It’s not hard to find organizations that offer free or low-cost clothing, but Susan Kanoff has created a boutique that uses clothes to transform not only the way women look, but how they feel.

A social worker by training, Kanoff made her living helping low-income families move out of poverty. In her spare time, she channeled her love of fashion as a private stylist and style blogger. When her style clients began asking her where to best donate their old clothes, she had an idea.

“I started taking them into my social work office,” said Kanoff, who lives in Methuen. “I had racks set up and (if) one of my clients was having a bad day, we’d put an outfit together; going on a job interview, we’d put an outfit together. And I started to realize how powerful these clothes were and how really important they were to a woman’s self-esteem.”

Partnering with Family Services of the Merrimack Valley, she opened the non-profit “Uncommon Threads” three years ago in downtown Lawrence. In late 2019, the retailer Timberland helped fund the renovation of a larger space with dressing rooms, a sitting area in shades of beige and dark blue and a on the entry-way wall a message that reads: “Self Confidence is the Best Outfit.”

“Our main goal is dignity and respect,” said Kanoff. “We want women to feel like they’re in, they’re shopping in a beautiful place versus getting a handout.”

Kanoff, who previously worked for the North Andover Housing Authority running the family self sufficiency program to help lift people out of poverty, works with a more than a dozen social service agencies who must refer women to be able to shop at the store. Retailers and the public donate clothing.

“We could dress a woman who was maybe a victim of domestic violence and is ashamed to go to their kid’s school conference,” said Kanoff. “Whatever it takes to get that woman to feel strong and powerful through the way she looks.”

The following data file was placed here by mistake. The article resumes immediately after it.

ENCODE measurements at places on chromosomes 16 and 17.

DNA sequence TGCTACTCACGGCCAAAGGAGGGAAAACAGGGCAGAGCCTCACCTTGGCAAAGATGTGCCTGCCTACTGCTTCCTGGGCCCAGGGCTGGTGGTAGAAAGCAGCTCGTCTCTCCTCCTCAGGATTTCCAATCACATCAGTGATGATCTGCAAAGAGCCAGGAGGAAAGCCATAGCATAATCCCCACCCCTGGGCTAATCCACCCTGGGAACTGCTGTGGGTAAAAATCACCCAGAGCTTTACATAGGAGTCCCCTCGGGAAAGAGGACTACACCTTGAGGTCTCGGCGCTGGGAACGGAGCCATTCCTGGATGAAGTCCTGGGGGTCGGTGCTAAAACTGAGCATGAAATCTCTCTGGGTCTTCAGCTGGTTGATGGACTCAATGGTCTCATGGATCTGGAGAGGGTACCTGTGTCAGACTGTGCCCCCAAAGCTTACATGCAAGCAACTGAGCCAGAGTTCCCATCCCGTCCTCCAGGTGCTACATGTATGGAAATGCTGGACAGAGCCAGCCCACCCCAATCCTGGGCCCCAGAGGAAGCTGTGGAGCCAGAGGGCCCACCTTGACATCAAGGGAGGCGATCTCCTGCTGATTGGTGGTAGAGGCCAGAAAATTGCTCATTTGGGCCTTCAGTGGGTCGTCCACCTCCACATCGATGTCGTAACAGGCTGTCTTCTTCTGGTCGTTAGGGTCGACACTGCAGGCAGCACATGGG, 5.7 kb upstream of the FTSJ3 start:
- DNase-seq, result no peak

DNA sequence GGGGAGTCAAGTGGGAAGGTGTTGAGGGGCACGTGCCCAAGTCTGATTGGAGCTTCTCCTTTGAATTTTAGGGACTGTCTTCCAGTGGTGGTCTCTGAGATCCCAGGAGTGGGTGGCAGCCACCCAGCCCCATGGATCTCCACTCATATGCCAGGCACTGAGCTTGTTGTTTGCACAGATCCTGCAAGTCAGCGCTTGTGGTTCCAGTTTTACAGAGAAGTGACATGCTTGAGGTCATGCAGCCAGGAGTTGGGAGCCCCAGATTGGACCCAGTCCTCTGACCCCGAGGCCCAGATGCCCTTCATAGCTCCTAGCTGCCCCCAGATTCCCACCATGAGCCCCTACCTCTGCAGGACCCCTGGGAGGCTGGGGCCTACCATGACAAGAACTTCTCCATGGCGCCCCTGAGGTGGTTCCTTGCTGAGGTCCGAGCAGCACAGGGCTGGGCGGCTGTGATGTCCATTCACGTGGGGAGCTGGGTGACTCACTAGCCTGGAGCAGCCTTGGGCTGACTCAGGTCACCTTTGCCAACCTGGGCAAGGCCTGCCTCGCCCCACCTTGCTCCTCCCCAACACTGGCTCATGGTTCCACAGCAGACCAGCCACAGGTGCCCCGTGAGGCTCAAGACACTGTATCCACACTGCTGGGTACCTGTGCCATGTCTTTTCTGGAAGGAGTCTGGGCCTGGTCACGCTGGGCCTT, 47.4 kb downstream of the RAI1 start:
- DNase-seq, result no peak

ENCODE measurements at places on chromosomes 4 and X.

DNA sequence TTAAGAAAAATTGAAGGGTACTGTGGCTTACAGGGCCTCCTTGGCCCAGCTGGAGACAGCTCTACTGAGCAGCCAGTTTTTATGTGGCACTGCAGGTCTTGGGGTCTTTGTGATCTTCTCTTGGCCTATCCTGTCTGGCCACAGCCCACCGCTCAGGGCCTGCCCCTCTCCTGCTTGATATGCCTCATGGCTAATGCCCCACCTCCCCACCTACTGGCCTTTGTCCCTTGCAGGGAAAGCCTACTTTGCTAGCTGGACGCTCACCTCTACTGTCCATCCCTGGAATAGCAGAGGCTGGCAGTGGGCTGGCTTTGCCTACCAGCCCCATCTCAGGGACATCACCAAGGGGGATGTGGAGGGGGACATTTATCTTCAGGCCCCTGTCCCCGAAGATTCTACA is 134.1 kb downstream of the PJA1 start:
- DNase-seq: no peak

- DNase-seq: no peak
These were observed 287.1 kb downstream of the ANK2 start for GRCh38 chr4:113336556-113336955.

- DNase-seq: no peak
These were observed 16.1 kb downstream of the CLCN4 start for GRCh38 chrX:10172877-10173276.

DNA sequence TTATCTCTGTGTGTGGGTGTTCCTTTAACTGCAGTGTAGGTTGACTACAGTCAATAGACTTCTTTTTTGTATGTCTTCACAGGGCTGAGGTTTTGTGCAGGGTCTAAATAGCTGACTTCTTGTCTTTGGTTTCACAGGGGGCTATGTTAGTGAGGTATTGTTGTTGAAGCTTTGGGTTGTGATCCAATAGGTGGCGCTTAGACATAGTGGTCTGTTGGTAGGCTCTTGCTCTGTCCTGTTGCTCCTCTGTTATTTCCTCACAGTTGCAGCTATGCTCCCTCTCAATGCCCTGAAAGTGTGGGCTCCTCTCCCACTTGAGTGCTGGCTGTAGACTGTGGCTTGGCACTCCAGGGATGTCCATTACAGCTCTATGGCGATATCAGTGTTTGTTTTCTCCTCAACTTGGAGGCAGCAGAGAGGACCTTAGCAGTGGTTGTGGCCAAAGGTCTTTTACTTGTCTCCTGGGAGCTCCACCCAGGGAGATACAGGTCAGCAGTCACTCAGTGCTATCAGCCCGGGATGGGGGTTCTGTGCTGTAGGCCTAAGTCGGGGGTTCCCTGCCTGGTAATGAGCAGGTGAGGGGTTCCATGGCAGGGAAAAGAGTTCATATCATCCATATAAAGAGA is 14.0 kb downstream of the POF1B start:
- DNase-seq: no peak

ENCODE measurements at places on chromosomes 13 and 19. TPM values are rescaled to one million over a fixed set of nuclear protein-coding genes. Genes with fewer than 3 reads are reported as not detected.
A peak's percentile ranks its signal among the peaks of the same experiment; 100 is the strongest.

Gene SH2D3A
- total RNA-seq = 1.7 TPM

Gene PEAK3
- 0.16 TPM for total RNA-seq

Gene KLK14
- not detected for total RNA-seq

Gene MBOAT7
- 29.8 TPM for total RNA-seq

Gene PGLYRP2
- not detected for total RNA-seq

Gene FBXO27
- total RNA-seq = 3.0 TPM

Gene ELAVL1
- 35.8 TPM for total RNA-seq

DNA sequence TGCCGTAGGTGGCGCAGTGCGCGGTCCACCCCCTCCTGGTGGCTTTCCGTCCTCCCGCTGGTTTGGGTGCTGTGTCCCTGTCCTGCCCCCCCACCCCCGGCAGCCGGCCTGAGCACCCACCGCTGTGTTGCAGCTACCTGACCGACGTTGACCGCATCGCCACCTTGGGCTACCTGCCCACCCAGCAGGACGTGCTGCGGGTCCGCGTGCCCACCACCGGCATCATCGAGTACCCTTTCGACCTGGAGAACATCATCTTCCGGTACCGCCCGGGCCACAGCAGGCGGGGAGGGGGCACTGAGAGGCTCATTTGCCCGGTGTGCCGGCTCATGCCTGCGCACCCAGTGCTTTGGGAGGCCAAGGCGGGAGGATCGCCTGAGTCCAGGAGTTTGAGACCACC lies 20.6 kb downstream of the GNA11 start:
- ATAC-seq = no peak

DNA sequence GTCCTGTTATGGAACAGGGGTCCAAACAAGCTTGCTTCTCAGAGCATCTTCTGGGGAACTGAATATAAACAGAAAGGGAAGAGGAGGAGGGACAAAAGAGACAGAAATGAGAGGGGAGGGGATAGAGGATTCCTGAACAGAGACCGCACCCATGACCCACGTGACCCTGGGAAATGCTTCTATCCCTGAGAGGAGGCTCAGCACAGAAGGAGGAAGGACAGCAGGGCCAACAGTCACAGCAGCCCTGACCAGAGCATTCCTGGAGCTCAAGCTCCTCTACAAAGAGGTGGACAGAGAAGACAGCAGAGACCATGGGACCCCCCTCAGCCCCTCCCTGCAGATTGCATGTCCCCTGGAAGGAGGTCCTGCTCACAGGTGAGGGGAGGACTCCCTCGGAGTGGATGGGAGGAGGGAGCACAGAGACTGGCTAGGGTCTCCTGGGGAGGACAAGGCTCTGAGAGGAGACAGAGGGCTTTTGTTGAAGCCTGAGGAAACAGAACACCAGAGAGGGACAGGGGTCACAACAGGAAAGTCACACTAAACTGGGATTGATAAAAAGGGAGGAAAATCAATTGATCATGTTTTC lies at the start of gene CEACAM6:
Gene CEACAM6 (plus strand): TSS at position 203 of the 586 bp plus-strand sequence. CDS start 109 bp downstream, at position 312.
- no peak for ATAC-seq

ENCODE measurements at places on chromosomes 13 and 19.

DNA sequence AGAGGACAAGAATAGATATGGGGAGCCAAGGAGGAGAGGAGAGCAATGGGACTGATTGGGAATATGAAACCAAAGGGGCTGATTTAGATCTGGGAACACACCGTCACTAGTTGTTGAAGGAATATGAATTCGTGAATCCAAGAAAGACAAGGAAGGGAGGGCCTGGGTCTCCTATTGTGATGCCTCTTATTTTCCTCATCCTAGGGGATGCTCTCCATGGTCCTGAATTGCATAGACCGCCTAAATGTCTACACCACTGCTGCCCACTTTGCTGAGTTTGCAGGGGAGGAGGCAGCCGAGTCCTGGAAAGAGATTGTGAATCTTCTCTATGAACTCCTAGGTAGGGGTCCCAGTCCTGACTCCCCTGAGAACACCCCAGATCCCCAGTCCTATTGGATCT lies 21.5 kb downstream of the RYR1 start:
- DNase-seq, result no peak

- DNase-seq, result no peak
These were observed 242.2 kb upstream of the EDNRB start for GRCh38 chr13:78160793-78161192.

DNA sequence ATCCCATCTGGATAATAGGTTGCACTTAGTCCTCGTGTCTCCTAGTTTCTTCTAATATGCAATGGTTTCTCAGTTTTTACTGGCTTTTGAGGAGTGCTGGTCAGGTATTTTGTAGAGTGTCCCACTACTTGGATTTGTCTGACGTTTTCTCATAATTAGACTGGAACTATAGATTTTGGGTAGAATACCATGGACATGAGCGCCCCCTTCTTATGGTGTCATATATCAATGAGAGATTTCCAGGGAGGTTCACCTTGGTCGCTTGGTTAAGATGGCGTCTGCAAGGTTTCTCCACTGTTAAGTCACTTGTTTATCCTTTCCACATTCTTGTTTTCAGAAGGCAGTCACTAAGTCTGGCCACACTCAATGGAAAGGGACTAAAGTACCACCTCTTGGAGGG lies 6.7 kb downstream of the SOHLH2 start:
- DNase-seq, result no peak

Kanoff estimates “ Uncommon Threads” has served more than 2,000 women. Her mission has expanded beyond creating outfits. She offers clients monthly workshops on topics like the power of positive thinking and “Be Your Own Valentine.”

Women first meet with an "Uncommon Threads" volunteer to talk about their clothing needs, as well as their work or life goals. Clients can get up to four outfits and two pairs of shoes in one visit – but they can also get some items not commonly found in donation shops: bras, underwear, pyjamas and even matching jewelry. The meeting looks like one with a personal shopper at a pricey store, but costs just ten-dollars - a fee that can also be waived. Otherwise, the clothes are free.

On a recent day, volunteer Jen Marin sat down for a “styling session” with 19-year-old JJ Ortiz. Shuttled around between group homes and foster care since she was 12, Ortiz said she struggled to find clothes that fit her as she grew and became self-conscious about her weight.

“I was kind of uncomfortable in my skin, who I was, how I would like show myself, like my clothes wasn’t the best,” Ortiz said, “But they didn’t see that. They saw me for who I am."

Marin helped Ortiz try on a jeans jacket and then moved around to take a look.

“That’s really cute,” she said, moving Ortiz’ hair back from her face.

Another volunteer stepped in to put a necklace over Ortiz’ head.

Ortiz smiled, “I look so pretty,” she said.

With shopping finished, Ortiz stayed to sit in on a workshop called “Feminine Rocket Fuel.” She took careful notes as motivational speaker Rosie Dalton explained to the gathering of clients how to use obstacles as “fuel” to move forward.

Social worker Cynthia Claflin sat with a client in the workshop. She said she’d referred many women to “Uncommon Threads.”

“Just being able to have sort of that boutique experience, feel catered to, feeling beautiful, getting clothes that they would never be able to afford on their own," said Claflin. "(They) walk out of here just beaming."

Before she headed out, Ortiz took a selfie in one of her new outfits and Marin came up behind.

“Oh, look at you,” Marin said.

Ortiz giggled and gave her a hug.